COVID-19 variant from India detected in Uganda

Uganda has detected the COVID-19 variant from India, the country’s Health Ministry said on Thursday.

The Government made the announcement on Twitter but did not divulge any more details on the case.

The Health Ministry however urged citizens to “Wear a mask when in public; wash hands with clean water and soap or use a hand sanitizer; practice physical distancing and get vaccinated.”

Romania has also reported its first case of the coronavirus variant that was first identified in India.

The case was diagnosed in a 26-year-old patient who arrived in Romania roughly a month ago and presented light symptoms.

The ministry said its national public health institute said the identified mutation was not the more infectious one believed to have generated the sharp rise in cases in India.

Four days ago, the first case of the Indian variant of COVID-19 was confirmed in Switzerland.

The Federal Office for Public Health (BAG) made the announcement as other countries introduced travel bans to contain its spread.

The case involved a passenger who arrived in Switzerland via a transit airport and not directly from India, which has been hit hard by a massive wave of infections in recent days, the BAG said on Twitter.

The test took place at the end of March, BAG told Reuters on Sunday, adding the person entered Switzerland via a European country.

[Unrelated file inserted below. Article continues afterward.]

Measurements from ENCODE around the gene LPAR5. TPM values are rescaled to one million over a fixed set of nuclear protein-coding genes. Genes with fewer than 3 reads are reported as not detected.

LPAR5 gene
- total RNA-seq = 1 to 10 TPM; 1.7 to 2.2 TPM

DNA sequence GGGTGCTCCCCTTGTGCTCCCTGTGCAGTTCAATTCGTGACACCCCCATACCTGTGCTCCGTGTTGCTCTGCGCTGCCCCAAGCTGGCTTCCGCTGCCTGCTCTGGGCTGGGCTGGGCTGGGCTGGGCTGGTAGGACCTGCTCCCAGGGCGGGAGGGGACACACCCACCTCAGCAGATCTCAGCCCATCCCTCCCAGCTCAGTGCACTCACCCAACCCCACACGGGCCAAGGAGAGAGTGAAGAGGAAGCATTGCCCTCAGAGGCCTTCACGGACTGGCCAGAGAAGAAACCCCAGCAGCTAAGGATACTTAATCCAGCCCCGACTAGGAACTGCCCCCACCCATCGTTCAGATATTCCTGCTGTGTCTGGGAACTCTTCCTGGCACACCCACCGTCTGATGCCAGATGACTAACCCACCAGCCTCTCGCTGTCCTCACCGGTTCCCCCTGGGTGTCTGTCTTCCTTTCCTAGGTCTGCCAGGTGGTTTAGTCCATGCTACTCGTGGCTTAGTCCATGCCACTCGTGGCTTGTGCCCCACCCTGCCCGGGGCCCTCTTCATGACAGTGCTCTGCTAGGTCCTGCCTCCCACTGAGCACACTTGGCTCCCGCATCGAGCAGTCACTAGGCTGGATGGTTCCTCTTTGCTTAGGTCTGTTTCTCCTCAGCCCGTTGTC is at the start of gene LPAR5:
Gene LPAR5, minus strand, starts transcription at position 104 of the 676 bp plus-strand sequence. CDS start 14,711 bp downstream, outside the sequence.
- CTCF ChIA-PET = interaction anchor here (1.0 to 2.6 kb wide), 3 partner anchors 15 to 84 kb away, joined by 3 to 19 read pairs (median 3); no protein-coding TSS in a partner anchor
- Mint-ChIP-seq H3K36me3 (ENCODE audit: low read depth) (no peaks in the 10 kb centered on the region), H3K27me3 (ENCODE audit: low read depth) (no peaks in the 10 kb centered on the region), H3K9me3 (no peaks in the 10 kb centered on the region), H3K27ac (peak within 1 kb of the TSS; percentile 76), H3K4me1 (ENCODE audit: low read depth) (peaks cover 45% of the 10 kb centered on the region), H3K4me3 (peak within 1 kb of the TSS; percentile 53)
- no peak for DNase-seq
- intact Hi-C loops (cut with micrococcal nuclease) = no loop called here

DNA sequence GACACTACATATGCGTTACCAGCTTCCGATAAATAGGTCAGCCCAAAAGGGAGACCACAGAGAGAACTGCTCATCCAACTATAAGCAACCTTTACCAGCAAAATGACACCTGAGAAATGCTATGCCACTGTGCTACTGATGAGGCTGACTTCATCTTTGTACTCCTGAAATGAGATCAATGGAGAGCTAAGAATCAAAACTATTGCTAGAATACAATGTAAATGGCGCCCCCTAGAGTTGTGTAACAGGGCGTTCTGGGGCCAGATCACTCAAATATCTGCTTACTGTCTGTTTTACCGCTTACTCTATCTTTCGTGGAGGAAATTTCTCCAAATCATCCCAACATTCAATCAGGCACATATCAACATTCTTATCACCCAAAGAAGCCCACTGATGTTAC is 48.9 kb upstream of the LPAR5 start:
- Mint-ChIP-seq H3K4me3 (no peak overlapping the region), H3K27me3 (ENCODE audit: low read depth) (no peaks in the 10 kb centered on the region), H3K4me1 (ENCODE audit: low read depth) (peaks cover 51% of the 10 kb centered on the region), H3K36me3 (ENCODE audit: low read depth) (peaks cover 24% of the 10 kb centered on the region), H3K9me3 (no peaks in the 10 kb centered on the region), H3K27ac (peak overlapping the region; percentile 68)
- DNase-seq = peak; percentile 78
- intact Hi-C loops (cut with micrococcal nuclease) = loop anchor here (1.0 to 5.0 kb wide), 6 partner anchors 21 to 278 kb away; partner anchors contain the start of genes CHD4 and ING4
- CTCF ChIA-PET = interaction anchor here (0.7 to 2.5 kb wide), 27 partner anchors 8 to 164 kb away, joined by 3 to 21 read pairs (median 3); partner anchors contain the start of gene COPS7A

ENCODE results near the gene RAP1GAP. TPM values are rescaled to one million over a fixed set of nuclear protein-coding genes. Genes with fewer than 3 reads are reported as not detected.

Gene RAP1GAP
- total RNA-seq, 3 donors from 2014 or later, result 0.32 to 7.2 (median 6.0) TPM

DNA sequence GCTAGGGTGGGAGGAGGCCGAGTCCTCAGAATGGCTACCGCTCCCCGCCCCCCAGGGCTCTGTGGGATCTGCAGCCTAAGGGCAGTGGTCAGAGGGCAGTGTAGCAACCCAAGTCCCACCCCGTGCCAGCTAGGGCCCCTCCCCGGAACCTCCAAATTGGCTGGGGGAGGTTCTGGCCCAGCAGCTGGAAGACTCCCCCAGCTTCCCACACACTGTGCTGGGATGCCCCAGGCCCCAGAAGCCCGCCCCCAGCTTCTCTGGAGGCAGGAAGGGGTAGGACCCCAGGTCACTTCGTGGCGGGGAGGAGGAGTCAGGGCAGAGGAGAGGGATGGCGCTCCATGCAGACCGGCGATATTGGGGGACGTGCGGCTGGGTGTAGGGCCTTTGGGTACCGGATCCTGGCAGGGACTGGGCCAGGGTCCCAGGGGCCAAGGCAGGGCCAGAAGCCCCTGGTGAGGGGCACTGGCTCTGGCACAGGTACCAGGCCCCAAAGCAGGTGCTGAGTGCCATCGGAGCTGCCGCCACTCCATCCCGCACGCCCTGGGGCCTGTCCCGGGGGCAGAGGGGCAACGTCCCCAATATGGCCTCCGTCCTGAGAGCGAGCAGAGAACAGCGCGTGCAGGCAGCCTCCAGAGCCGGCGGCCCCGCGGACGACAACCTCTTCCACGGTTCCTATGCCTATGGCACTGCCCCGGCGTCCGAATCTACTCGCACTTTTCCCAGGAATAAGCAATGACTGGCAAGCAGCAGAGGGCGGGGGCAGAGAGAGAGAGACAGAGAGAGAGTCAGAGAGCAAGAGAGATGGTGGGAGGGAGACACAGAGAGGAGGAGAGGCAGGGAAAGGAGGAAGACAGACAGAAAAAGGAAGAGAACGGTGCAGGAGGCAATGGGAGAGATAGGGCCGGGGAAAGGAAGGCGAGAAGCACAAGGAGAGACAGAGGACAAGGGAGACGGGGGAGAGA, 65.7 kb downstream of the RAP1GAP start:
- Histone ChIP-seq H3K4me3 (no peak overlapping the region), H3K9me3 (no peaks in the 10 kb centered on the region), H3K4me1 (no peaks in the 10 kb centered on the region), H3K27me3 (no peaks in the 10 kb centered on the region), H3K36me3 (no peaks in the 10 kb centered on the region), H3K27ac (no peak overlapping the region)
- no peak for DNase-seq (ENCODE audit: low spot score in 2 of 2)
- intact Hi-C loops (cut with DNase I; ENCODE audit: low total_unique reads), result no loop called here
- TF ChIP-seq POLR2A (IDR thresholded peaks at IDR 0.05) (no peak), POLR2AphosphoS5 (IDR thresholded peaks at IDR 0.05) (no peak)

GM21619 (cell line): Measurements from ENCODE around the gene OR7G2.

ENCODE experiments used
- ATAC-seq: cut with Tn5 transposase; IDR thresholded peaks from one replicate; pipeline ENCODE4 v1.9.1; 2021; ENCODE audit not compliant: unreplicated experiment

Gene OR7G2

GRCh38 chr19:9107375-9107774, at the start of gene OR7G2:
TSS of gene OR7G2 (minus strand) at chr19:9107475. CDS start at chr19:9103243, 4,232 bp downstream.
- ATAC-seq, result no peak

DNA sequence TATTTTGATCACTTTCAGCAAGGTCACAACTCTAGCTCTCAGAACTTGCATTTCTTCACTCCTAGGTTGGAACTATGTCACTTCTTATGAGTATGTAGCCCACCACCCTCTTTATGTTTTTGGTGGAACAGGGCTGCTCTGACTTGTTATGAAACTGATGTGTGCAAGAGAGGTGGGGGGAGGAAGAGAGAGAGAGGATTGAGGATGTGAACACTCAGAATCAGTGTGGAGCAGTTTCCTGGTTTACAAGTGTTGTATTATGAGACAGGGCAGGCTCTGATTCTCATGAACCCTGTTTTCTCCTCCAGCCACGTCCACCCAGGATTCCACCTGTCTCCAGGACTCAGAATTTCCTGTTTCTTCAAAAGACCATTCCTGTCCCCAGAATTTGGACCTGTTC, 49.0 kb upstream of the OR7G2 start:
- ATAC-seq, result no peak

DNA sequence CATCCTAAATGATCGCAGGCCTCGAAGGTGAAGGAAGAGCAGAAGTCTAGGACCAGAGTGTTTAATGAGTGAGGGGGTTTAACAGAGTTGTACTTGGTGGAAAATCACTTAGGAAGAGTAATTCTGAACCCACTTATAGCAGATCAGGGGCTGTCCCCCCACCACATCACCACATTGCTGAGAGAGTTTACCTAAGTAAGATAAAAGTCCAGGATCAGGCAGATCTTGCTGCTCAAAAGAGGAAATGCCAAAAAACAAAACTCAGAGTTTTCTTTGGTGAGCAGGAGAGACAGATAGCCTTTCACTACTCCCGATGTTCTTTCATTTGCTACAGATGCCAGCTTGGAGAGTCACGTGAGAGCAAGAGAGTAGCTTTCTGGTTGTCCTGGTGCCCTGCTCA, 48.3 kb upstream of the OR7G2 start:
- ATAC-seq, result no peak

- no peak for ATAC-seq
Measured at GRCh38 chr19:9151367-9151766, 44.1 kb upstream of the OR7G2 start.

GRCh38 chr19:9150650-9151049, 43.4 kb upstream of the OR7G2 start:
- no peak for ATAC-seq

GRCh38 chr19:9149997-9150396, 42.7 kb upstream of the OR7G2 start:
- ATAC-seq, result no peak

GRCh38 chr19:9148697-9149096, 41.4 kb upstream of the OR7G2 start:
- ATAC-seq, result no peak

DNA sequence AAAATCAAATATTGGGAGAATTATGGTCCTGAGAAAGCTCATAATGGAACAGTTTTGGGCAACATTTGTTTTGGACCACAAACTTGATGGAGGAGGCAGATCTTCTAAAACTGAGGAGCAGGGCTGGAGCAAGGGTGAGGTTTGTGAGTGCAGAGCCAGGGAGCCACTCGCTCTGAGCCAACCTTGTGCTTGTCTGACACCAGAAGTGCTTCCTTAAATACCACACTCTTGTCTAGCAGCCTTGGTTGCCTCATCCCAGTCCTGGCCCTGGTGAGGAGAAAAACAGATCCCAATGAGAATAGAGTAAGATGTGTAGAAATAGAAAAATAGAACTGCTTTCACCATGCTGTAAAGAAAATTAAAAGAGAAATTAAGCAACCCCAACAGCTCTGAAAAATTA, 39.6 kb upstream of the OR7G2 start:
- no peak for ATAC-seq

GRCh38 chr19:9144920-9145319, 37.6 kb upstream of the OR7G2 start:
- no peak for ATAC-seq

BAG said consultations were now underway on whether to add India to its list of high-risk countries, from where people must immediately go into quarantine upon arrival in Switzerland.

“The reason for this is the rapid spread of the variant in the country,” a spokesman said, referring to India, adding there was currently no accurate information on how infectious or how much more dangerous the new variant was.

Italy on Sunday joined other countries by imposing restrictions on travel from India to avert the spread of the variant.

Meanwhile, India’s total COVID-19 cases passed 18 million on Thursday after another world record number of daily infections, as gravediggers worked around the clock to bury victims and hundreds more were cremated in makeshift pyres in parks and parking lots.

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